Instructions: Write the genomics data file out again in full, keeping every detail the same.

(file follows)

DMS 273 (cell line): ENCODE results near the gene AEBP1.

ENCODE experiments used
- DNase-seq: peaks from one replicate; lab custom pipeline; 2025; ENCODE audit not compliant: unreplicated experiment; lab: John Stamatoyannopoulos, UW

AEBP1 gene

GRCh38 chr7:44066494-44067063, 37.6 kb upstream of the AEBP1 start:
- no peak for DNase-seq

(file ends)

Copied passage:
DMS 273 (cell line): ENCODE results near the gene AEBP1.

ENCODE experiments used
- DNase-seq: peaks from one replicate; lab custom pipeline; 2025; ENCODE audit not compliant: unreplicated experiment; lab: John Stamatoyannopoulos, UW

AEBP1 gene

GRCh38 chr7:44066494-44067063, 37.6 kb upstream of the AEBP1 start:
- no peak for DNase-seq